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Re: [Paparazzi-devel] CAN on Lisa

From: Tilman Baumann
Subject: Re: [Paparazzi-devel] CAN on Lisa
Date: Tue, 14 Aug 2012 16:28:03 +0100
User-agent: Mozilla/5.0 (X11; Linux i686; rv:14.0) Gecko/20120713 Thunderbird/14.0

Should we keep the API defined in ./sw/airborne/arch/stm32/mcu_periph/can_arch.c?

Considering that is is not actually used anywhere I would not feel too bad to scrap it.
The thing is that the libopencm3 API is quite different. And I would like to take advantage of the hardware filters in the chip more.

can_hw_init() and can_hw_transmit() would practically be the same. But I would like to change the rx_callback method so that every module could register it's own callback.
Which would make the code quite stm32 specific, I admit. More generic abstractions could be possible though.

Since I can not do things dynamically I will have to probably do some macro magic for the callbacks, or settle down with only allowing one receiver per filter.
I would not mind figuring out how to do that...

What do you think?

On 13/08/12 10:18, Tilman Baumann wrote:
On 12/08/12 00:51, Christophe De Wagter wrote:

Uuuh, that is a lot of code.
I suppose the plan would rather be to fold the CAN stuff back into the main code rather than having the whole AP duplicated.
I would love to work with that.

Can someone perhaps explain what that CSC actually is/was? Are there actually practical CAN servos out there?
I thought I had to invent a Servo protocol, but implementing a existing one is of course much better.
And what is the deal with this BOARD_ID? I can see it's used for CAN addresses... (Since CAN filters are so powerful I was actually thinking of filtering message type and port number rather than boards.)

But so much seems duplicated code, I don't quite know where to look deeper. In what respect did the CSG software differ?
It looks like servo commands are also just a telemetry message type. Good idea.
I will be spending some time with this code in the future. It would be easier though if I knew the general concept already.

Thanks guys.

Piotr, sure let's rock this. I'm not quite sure where to start yet. But if we start small I'm sure I can help.

PS: Can't wait for saner wiring. I crashed my plane Saturday (flew it in manual I fool) and wings ripped off and even some of the wires attached to Lisa created so much inertia that they ripped the plug off.
I really need less wires. It could have been much worse, but I would really prefer a plane that can break in pieces without ripping the electronics to shreds. :)


On Fri, Aug 10, 2012 at 8:35 PM, Piotr Esden-Tempski <address@hidden> wrote:
Hi Tilman,

I did not port the CAN driver to libopencm3 yet. There is a CAN example in libopencm3 itself as well as in open-bldc codebase. It was a while since I tested it the last time.

I want to bring the CSC functionality back to paparazzi using lisa/m instead of dedicated hardware. I will have to work on that in not so far future. It will be awesome if you want to help with that effort of course! :)

Also as Felix said it is a good idea to look at the old CSC code and maybe reuse at least the high level protocol parts?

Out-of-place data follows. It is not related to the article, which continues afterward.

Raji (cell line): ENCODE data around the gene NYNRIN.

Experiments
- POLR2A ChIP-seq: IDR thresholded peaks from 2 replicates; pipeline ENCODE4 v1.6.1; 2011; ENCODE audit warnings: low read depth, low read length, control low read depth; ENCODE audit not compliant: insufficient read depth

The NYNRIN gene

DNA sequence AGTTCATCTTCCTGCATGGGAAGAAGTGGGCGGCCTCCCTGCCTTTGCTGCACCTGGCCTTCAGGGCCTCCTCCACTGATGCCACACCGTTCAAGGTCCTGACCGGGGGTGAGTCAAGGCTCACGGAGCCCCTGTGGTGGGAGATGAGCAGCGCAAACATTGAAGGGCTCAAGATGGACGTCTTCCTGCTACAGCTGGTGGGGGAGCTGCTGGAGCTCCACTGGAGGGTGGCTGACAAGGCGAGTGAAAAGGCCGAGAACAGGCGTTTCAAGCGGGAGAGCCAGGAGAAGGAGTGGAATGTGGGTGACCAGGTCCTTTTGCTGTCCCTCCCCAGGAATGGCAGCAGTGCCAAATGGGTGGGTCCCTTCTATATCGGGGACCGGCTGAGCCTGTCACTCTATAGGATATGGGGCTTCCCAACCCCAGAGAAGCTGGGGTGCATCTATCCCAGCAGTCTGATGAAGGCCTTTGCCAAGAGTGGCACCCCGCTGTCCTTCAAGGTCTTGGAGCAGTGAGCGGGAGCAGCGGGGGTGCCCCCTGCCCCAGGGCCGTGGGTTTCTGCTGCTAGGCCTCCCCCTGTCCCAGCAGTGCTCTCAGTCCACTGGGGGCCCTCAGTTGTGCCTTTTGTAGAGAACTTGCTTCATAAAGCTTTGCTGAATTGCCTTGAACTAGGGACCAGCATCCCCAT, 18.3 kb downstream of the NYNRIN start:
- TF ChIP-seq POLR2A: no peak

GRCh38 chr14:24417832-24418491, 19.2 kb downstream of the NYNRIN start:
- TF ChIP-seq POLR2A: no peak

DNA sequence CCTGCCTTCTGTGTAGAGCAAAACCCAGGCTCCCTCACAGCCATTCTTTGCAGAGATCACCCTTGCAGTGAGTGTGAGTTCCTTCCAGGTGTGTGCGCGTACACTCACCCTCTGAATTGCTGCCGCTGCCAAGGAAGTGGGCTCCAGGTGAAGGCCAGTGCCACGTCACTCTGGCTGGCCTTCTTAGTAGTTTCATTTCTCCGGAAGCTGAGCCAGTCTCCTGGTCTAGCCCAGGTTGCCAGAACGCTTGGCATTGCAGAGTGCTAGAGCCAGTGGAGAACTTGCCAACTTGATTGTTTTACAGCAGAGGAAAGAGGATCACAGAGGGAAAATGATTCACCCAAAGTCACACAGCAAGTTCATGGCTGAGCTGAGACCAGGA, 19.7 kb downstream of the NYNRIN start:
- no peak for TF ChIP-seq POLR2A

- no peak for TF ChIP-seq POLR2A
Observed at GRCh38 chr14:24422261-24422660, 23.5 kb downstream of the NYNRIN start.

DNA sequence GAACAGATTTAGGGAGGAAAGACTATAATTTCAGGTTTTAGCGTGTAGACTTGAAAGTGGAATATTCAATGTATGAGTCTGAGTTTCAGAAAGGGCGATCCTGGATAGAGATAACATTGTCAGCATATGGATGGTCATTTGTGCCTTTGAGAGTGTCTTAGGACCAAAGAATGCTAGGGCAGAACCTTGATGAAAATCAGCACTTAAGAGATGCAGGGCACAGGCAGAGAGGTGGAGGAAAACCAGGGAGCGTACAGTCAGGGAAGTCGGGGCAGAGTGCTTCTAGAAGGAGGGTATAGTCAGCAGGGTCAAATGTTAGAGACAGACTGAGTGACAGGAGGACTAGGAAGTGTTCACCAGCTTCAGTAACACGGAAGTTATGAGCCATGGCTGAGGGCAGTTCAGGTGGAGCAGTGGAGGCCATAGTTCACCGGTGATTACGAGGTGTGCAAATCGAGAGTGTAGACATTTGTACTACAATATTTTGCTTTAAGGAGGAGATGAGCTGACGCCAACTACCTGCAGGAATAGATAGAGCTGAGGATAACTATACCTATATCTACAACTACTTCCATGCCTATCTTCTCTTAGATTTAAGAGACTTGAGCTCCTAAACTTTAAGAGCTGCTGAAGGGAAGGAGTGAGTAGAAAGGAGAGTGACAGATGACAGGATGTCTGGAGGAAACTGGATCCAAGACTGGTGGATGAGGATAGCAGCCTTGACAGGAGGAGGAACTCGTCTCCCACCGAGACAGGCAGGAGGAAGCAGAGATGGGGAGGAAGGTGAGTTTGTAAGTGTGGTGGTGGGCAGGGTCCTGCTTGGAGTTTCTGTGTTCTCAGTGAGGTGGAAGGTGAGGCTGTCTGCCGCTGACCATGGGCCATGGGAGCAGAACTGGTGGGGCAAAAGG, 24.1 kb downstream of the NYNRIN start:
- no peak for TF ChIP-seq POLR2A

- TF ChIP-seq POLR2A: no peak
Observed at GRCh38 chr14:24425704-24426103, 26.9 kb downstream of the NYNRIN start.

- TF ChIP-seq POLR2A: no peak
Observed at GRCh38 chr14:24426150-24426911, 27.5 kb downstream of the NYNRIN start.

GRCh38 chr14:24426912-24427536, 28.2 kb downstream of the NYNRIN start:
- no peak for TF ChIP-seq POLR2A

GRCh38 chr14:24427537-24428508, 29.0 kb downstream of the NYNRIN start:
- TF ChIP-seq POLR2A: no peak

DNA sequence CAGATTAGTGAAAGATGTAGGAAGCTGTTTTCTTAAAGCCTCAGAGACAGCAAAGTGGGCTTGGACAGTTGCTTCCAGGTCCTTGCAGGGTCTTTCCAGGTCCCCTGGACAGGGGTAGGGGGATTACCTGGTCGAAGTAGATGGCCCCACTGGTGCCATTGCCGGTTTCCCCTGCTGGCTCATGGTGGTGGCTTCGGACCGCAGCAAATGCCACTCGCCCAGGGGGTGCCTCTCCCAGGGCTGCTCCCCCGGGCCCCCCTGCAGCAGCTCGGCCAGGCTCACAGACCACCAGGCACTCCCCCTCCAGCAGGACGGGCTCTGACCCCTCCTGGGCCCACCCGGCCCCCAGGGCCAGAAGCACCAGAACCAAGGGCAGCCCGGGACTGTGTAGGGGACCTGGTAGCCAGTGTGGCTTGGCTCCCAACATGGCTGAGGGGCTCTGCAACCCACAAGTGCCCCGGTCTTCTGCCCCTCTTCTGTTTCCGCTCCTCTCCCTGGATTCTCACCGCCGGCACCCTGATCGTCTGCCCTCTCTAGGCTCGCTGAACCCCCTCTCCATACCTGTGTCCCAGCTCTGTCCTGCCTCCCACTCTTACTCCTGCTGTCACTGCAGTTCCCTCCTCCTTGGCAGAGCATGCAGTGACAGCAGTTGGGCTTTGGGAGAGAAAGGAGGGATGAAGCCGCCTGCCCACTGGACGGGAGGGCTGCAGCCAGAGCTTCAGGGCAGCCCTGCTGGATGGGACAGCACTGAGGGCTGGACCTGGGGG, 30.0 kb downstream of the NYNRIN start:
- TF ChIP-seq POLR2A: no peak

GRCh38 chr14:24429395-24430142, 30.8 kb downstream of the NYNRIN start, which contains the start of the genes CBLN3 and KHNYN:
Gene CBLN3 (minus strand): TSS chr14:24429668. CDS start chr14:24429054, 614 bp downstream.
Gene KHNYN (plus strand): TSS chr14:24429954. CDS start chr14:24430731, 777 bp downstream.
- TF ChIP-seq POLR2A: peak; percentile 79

Cheers Esden

Transition Robotics Inc.
the makers of the Quadshot
Co-Founder, Embedded systems Engineer
Mobile: +1 831 440 7454
Skype: esdentem

On Aug 10, 2012, at 11:17 AM, Felix Ruess wrote:

> Hi Tilman,
> definitely a good idea!
> There already was the the CSC (CanServoController) that did stuff like that (never used it myself though).
> But we deleted it, as it was not used and maintained anymore and needed to be done in libopencm3 now anyway.
> But 4.0 is not converted to libopencm3. So if you want to work on this, use the master branch, where everything is converted to libopencm3.
> Also see the issues for the libopencm3 milestone:
> Cheers, Felix
> On Fri, Aug 10, 2012 at 6:13 PM, Tilman Baumann <address@hidden> wrote:
> Hi,
> I'm fooling around with can at the moment. A friend and I want to modularize UAV components a bit more.
> The easiest and lowest hanging fruit seems to be to just pass telemetry messages on the bus first. (probably inspired by one of the data logging modules)
> But anyway. I'm not there yet. First I like to play around with CAN raw. I thought the code is now based on libopencm3. But ./sw/airborne/arch/stm32/mcu_periph/can_arch.c is totally different.
> Eventually I don't care really what I use. But what is it that is being used there and how can I learn about it?
> Has anyone already used that stuff? I suppose the code is there for a reason?
> Would it perhaps be a better idea to scrap that and use the libopencm3 functions? Would they work?
> And while this is not my concern yet, I would not mind starting some kind of conversation about this before I start hacking.
> My current idea is basically to just dump ppz format messages on the bus with a prefix to make them filterable. Later additions would be a message type for actuators. (Have not quite grokked if or how I can have multiple Actuators like CAN servos and PWM servos)
> And then of course telemetry receive via CAN and sensor values receive (remote virtual ADC would be cool).
> I guess conversation topics could be the message format. I think the ppz format is the easiest way right now. But perhaps there are better ideas.
> Grand vision is to have little can modules (NXP Cortex M0 based processor probably) which drive servos, run actuators and read sensor. Connector could be RJ45.
> This would make wiring much less crazy and planes become more maintainable. Imagine having just one JR45 connector going to each detachable wing and your camera subsystem and what not.
> Also telemetry could become more flexible, radios could be placed where ever is most convenient.
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